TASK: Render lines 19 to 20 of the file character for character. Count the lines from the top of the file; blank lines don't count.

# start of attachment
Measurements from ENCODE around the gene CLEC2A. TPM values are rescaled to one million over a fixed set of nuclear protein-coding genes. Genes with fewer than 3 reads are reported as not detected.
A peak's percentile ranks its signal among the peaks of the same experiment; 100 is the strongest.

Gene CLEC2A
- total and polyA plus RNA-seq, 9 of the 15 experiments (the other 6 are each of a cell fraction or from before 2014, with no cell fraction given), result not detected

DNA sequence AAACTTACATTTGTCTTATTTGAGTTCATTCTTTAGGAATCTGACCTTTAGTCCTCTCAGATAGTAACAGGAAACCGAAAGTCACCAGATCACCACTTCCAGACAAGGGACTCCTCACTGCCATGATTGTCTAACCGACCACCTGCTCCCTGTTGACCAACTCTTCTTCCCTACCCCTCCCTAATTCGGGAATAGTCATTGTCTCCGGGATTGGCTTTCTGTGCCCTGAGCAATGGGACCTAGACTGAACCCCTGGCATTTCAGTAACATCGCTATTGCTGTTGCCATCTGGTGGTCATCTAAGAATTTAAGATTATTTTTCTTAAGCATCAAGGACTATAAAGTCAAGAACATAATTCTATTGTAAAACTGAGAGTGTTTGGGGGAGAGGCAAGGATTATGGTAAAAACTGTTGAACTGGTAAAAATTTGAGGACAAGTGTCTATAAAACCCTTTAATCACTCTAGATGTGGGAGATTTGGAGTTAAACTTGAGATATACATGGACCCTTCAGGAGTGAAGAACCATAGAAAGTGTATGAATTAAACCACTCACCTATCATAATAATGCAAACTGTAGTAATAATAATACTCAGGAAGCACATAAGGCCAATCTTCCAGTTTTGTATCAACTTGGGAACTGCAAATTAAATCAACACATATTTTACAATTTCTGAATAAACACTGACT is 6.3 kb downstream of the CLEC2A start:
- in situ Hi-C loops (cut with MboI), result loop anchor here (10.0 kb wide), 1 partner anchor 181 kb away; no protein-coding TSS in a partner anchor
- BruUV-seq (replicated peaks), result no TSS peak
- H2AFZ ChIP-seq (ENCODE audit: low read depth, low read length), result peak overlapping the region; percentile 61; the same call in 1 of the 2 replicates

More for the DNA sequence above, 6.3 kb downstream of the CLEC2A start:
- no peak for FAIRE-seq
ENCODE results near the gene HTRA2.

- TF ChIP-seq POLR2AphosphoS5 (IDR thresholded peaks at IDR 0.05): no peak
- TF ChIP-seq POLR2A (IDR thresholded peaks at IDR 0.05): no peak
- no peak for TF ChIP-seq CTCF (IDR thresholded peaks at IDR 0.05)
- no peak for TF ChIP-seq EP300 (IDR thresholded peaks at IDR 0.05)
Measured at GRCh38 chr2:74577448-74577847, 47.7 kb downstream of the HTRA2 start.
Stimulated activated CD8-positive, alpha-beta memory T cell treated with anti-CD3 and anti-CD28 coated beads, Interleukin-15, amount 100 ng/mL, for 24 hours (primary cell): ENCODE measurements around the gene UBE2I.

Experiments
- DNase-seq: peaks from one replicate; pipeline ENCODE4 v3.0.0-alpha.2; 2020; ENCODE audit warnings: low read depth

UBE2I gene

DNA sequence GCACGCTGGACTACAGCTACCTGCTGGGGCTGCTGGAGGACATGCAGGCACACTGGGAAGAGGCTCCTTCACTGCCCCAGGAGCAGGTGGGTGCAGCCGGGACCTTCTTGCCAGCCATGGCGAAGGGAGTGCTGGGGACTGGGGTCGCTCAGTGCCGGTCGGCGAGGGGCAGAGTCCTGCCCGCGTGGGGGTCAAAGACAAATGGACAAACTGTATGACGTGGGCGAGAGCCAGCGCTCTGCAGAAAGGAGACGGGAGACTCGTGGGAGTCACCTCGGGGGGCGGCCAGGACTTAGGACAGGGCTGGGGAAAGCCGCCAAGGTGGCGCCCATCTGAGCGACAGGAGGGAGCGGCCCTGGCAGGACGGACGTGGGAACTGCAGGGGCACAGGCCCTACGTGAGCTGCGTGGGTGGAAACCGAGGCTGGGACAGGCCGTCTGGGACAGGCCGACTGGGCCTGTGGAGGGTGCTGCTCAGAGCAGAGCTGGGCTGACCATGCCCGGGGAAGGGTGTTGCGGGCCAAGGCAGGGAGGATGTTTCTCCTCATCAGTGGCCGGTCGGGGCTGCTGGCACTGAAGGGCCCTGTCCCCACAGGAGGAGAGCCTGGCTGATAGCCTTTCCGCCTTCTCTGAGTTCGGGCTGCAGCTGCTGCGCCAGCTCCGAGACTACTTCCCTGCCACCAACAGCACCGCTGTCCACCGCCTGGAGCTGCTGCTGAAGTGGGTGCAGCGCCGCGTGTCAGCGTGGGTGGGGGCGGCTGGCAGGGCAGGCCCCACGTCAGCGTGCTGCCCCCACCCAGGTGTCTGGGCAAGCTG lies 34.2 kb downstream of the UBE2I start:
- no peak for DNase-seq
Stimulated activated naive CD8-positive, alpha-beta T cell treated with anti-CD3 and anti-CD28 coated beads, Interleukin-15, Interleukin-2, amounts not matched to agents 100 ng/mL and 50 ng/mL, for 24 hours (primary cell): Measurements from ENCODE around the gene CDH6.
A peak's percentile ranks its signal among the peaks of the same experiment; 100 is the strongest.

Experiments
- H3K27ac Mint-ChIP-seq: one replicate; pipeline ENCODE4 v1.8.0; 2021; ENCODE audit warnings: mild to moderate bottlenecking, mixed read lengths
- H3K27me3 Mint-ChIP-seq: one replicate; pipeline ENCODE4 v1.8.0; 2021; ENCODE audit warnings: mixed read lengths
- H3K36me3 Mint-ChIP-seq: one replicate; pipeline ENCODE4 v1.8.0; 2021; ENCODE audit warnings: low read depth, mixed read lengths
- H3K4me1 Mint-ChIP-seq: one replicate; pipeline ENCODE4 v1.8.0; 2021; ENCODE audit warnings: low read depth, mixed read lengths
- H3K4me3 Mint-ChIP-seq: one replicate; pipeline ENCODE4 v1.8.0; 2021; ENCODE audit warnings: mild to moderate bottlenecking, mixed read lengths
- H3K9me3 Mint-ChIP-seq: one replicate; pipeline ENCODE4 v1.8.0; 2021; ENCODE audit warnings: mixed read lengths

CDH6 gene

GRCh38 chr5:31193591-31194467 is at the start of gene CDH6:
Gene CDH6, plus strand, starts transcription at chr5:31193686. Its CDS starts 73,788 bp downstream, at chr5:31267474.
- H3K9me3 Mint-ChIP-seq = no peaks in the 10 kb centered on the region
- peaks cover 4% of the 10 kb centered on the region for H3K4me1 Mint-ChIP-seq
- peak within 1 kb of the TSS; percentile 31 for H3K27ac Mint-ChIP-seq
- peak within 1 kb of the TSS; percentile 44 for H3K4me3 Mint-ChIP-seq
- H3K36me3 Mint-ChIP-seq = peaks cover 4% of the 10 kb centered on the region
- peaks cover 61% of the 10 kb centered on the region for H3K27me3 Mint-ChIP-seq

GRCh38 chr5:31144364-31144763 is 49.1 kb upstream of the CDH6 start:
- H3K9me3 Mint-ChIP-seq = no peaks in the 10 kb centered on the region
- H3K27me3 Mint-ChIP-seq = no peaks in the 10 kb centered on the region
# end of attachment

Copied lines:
- DNase-seq: peaks from one replicate; pipeline ENCODE4 v3.0.0-alpha.2; 2020; ENCODE audit warnings: low read depth

UBE2I gene